The Slightly Disgruntled Scientist

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Twinkle twinkle

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I made up some more… astrophysically accurate rhymes while settling the baby, because I got a bit bored singing the original one over and over again. At 2am. And 3am. And 4am. And GO TO SLEEP ALREADY PLEEEEEAAAASE


Twinkle twinkle little star
How I wonder what you are
In the depths of space so cold
Fusing atoms into gold
Twinkle twinkle little star
How I wonder what you are

Flicker flicker bright pulsar
Swiftly spinning neutron star
Sweeping out your radiant arc
Lonely lighthouse in the dark
Flicker flicker bright pulsar
Swiftly spinning neutron star

Sue the churches, sue the bakers

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In 2004 it took the Australian parliament less than a day to decide to prohibit marriage between any couple who weren’t man and woman.

It has taken another thirteen years plus the length of a David Kalisch speech to see substantial progress on overturning this discriminatory act. Two weeks ago we got the results back from a survey run by the Australian Bureau of Statistics — a result that has no legal meaning, no statistical rigour and little political sway. However, it has called the bluff of a very work-averse government, and so now we have another marriage equality bill before the Senate.

As I write this, various conservative and libertarian senators are amending the hell out this bill. Their amendments reflect the rhetoric of the recent “no” campaign, which reflects conservative talking points that have been bouncing around for years.

The stated concern is that once marriage equality is restored people will, if refused marriage by a priest, turn around and sue the church.

Good.

It could also be a celebrant whose religion compels them to refuse. Or maybe someone will sue a baker who refuses to bake them a wedding cake.

Good.

GOOD.

GOOD.

Because that is exactly how you hold providers of a public service and business owners to account when they make highly questionable decisions.


One libertarian senator, whose totally consistent libertarian views birthed an extra regulatory body to appease a cargo cult, has claimed that no celebrant should have to solemnise any wedding they don’t want to.

They don’t have to. They can quit.

I mean, let’s think about what would happen even if they don’t resign. No one is going to call the police on them. The police are not going to show up and march them at gunpoint to the ceremony. No couple would exchange vows in front of such a horrific scene! Probably.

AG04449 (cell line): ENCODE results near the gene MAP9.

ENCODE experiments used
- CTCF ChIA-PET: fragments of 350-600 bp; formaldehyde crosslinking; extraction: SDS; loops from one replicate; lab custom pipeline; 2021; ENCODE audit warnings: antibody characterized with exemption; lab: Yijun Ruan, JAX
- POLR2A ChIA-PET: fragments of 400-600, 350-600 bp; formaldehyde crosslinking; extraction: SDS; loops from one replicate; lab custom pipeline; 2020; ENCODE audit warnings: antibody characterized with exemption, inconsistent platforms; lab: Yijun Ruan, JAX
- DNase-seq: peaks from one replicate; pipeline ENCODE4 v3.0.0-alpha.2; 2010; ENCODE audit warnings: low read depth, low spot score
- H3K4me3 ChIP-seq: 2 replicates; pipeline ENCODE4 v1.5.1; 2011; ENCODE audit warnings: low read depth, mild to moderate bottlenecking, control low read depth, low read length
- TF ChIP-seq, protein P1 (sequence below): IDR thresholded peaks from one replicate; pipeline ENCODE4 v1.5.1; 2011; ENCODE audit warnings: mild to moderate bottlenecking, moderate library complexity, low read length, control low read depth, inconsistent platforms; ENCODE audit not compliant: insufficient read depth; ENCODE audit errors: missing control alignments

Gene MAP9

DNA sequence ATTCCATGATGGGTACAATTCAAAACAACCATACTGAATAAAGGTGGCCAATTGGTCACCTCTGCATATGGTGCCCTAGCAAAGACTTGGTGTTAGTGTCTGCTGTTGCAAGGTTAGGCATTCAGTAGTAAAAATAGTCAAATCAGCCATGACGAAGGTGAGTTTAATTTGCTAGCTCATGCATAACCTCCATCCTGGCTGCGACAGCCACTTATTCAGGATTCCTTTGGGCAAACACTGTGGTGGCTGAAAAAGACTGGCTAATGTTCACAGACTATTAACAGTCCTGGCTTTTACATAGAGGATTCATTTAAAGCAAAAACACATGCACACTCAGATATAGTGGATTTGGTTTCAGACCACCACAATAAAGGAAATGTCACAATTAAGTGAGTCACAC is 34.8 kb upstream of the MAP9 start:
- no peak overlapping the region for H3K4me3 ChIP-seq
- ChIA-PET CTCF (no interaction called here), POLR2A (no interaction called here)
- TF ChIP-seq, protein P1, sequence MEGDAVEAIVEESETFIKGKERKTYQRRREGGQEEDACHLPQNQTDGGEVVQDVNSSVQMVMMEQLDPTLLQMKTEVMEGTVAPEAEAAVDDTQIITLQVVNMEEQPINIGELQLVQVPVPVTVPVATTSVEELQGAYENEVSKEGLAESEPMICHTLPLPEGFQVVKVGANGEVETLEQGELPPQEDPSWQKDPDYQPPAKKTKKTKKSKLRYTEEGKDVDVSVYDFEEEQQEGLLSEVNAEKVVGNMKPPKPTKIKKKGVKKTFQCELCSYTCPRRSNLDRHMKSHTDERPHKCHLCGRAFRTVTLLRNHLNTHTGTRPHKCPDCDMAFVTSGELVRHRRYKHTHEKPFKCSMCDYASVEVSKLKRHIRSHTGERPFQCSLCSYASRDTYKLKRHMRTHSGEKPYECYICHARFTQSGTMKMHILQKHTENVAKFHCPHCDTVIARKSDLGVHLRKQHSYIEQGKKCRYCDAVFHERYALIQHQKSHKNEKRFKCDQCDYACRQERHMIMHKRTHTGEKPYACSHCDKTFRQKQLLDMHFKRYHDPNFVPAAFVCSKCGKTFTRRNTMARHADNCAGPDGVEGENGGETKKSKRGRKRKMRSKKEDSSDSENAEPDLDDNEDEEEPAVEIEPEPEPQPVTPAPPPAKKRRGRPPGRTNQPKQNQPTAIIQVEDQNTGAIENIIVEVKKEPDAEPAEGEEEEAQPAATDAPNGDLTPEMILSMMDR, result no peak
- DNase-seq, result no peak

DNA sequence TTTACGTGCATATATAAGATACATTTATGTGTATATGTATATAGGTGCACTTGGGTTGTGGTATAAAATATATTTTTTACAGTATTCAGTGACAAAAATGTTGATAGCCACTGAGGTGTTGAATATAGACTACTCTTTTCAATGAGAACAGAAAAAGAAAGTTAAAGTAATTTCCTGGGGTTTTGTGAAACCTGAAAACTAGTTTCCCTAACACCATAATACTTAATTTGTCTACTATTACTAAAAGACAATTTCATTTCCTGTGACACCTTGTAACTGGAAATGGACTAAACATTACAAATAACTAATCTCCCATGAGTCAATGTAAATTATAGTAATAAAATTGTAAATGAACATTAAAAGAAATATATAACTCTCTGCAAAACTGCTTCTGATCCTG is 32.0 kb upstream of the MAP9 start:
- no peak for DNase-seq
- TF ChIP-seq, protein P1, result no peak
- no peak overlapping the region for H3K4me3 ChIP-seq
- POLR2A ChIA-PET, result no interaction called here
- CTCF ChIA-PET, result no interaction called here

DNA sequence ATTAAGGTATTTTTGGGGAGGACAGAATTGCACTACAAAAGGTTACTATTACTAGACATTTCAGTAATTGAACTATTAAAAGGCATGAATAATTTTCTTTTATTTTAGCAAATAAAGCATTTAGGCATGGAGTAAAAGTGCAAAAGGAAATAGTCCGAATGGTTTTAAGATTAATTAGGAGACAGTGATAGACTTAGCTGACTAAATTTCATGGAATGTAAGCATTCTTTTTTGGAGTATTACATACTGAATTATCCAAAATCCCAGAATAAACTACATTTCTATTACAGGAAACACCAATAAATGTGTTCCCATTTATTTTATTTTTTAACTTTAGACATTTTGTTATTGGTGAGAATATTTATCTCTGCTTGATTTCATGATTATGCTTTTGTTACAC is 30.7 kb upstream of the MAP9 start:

No one is going to be forced to celebrant a marriage, anywhere in Australia, ever, amendment or no.

Can I really say they weren’t forced if their only other choices are getting sued or quitting? Well, yes, of course I damn well can. They were not forced to specifically be a celebrant. They are not forced into making the choice as to whose relationship they permit to have legal recognition. They have made a free choice to work providing a public service, acting as a gatekeeper for a special legal status that carries importance in our society.

The public service is required to perform duties without discriminating. If you do not want to do that, do not become a public servant.

What's all the fuss about Centrelink reclaiming debts? A summary and a simple example.

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Centrelink is Australia’s welfare service, responsible for administering unemployment benefits, pensions, and other related programs. This includes making payments, checking compliance with the conditions of such programs, and collecting debts if payments were made when they shouldn’t have been.

So what’s the fuss about? Isn’t it expected that Centrelink will try to reclaim benefits that should never have been paid?

The problems arise from recent changes to how Centrelink detect incorrectly paid benefits. For a few years now, Centrelink have been using an automated system to check reported income against Australian Tax Office (ATO) data. The trouble is, it’s very error prone and makes a number of assumptions about income that don’t hold up.

To put it simply: a large percentage of these “debts” are not really debts, they’re mistakes in Centrelink’s data matching algorithm.

Until recently, Centrelink were issuing approximately 20,000 notices per year for debts calculated under this system, with a manual review process to account for errors. Even so, at least 20% of notices raised by this system did not correspond to a real debt. Now Centrelink have increased rate at which they apply this algorithm to 20,000 per week (roughly a 50-fold increase), while decreasing oversight and review for a process known to be flawed.